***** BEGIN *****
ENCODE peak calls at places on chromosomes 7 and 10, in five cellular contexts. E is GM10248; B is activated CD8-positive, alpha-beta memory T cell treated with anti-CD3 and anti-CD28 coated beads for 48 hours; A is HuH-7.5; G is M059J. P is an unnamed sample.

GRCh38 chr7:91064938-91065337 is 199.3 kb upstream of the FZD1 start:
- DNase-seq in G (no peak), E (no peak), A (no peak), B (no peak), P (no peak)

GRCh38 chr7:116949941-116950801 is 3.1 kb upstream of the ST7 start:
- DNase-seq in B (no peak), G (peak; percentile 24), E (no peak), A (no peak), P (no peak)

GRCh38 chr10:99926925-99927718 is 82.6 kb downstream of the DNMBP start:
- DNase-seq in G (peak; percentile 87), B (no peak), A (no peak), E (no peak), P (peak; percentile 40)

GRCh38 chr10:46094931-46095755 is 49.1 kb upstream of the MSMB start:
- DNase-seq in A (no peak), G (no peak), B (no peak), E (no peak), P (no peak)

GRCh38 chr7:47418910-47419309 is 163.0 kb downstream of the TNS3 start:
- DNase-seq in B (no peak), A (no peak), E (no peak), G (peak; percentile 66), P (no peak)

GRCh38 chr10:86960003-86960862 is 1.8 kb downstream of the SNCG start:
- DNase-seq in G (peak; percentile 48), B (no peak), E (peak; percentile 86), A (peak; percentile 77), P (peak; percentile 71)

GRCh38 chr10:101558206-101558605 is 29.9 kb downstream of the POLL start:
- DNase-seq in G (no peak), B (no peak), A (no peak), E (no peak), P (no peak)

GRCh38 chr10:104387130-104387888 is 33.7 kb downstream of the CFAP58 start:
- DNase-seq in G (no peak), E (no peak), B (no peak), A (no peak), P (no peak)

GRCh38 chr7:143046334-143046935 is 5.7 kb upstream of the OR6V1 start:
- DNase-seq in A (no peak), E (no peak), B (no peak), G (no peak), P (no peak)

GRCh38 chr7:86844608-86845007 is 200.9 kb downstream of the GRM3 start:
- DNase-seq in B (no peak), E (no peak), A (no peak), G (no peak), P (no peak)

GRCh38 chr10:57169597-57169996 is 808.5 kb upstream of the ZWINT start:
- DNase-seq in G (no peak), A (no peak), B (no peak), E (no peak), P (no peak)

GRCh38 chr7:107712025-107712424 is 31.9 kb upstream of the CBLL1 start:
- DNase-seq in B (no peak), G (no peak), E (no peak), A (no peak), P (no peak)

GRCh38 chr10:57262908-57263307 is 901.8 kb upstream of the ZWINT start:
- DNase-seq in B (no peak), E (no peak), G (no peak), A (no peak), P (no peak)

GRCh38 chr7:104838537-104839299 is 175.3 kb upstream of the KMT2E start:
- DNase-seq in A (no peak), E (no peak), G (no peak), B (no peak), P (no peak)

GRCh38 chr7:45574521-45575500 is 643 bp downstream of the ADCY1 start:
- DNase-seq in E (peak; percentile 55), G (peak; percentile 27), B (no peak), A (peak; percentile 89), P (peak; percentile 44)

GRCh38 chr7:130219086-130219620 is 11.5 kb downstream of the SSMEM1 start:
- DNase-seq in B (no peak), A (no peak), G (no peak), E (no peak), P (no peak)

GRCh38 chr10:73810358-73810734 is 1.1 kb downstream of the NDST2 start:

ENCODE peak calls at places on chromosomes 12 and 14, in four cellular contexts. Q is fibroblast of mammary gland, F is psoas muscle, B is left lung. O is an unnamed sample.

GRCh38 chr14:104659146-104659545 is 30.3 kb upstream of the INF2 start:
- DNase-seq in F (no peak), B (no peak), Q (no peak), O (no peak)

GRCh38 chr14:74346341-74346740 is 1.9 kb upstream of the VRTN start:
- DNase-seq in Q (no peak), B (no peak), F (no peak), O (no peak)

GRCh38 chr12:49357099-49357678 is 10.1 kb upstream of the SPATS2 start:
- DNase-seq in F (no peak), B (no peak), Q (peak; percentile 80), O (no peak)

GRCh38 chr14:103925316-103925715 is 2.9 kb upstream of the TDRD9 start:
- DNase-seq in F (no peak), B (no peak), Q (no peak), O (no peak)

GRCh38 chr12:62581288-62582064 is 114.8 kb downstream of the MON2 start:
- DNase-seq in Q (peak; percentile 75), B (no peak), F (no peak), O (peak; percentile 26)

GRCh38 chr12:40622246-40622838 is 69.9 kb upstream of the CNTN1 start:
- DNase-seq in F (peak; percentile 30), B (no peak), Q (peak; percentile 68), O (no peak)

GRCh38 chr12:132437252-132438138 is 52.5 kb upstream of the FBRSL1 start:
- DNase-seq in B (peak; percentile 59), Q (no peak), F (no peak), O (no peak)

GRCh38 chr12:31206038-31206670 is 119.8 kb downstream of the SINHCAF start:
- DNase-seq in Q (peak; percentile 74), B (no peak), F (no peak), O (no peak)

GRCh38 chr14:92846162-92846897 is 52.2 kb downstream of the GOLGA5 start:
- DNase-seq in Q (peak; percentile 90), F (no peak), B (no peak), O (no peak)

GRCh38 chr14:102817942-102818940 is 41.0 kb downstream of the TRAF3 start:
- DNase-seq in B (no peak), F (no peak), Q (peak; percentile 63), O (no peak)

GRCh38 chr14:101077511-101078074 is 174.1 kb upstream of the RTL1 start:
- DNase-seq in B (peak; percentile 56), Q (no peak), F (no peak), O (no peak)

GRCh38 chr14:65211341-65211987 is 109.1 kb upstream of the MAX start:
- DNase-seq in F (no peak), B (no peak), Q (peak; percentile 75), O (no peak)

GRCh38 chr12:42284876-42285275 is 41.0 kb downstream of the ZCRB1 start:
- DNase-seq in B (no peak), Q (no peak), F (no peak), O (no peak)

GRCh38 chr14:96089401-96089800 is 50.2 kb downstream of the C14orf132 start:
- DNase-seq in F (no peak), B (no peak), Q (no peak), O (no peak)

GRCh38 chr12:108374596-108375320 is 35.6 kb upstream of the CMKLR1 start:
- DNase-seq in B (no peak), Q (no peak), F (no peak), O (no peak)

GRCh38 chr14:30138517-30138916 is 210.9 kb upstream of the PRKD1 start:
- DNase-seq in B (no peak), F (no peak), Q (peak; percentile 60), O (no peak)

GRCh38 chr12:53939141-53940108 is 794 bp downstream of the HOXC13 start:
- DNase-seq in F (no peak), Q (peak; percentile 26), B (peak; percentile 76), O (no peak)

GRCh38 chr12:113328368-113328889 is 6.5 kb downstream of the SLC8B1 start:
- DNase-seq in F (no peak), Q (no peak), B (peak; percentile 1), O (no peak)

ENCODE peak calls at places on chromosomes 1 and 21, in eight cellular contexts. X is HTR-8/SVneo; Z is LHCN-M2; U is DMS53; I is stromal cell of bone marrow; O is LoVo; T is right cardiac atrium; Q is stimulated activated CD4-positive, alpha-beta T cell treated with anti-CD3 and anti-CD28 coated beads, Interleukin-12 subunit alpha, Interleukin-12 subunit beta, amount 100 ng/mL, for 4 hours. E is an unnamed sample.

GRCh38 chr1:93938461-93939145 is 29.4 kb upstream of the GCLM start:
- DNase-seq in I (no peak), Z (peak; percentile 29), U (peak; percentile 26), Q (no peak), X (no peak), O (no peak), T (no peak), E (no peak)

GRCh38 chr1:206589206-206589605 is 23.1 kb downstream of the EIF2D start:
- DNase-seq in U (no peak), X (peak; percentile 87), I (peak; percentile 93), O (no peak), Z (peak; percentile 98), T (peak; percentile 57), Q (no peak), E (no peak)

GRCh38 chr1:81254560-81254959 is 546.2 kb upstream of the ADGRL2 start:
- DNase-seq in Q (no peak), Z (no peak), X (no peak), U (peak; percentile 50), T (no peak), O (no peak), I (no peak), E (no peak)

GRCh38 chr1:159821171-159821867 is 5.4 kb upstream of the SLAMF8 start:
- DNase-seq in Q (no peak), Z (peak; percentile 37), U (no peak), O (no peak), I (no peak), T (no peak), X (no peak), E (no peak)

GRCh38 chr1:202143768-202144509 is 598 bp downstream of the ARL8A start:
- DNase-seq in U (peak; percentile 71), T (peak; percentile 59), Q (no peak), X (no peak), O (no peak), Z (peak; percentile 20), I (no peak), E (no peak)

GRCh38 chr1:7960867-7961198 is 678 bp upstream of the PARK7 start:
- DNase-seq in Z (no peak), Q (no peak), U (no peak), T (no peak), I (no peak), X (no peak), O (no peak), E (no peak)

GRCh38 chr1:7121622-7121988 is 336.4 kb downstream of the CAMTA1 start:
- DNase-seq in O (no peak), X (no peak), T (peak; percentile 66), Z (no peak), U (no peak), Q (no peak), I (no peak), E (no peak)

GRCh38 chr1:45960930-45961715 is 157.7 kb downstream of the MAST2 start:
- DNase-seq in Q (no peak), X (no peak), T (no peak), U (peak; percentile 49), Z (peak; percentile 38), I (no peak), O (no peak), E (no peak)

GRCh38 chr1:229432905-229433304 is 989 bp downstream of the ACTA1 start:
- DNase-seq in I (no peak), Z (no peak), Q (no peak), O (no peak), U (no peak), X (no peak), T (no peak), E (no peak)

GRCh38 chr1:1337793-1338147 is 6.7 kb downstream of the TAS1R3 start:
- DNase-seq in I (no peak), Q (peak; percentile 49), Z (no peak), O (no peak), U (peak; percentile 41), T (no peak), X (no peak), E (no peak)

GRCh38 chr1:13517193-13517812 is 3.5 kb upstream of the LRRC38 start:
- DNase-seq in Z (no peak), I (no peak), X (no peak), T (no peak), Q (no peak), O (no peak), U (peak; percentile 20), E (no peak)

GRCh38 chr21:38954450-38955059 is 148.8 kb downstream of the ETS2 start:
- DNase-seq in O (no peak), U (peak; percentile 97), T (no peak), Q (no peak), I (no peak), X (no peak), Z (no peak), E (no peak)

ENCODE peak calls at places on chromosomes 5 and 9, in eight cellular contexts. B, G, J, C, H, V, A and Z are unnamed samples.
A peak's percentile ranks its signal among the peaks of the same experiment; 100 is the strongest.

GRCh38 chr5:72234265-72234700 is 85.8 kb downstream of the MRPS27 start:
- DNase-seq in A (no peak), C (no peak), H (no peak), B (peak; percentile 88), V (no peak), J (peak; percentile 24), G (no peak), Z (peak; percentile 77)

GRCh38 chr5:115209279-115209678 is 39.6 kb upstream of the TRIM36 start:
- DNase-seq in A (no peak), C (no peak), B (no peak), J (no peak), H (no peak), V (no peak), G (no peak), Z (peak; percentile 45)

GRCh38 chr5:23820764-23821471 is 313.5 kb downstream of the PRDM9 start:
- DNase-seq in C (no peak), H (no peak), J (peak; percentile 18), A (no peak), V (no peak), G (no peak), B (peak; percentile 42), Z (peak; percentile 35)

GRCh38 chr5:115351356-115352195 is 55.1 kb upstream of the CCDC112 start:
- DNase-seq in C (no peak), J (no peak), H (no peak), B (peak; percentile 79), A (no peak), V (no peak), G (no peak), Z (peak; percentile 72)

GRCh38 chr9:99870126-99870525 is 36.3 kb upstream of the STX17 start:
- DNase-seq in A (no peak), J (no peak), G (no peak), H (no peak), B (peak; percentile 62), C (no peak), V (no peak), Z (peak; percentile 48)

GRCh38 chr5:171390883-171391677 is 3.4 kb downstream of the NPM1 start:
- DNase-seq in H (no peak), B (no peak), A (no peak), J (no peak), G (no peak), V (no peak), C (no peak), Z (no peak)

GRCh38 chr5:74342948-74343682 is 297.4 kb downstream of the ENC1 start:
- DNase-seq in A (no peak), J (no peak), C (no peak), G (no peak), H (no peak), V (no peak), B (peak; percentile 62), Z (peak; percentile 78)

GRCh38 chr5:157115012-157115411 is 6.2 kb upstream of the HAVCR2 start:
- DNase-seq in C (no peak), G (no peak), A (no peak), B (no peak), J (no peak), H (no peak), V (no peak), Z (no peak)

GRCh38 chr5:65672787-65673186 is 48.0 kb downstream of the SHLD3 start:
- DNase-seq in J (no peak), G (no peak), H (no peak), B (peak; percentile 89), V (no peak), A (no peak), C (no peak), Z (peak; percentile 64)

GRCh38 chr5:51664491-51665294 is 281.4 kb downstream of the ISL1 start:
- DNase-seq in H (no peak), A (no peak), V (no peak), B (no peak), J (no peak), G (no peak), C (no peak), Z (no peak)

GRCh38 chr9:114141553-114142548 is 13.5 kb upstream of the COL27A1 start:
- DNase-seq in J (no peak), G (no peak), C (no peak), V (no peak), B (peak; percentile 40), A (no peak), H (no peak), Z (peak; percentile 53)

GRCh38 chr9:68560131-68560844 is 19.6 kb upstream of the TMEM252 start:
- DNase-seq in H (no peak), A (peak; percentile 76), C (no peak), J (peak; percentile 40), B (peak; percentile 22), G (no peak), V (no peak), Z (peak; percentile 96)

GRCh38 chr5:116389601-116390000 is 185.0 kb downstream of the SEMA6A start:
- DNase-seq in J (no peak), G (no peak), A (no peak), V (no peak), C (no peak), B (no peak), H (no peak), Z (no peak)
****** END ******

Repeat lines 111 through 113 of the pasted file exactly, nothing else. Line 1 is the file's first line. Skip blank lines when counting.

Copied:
GRCh38 chr5:74342948-74343682 is 297.4 kb downstream of the ENC1 start:
- DNase-seq in A (no peak), J (no peak), C (no peak), G (no peak), H (no peak), V (no peak), B (peak; percentile 62), Z (peak; percentile 78)

GRCh38 chr5:157115012-157115411 is 6.2 kb upstream of the HAVCR2 start: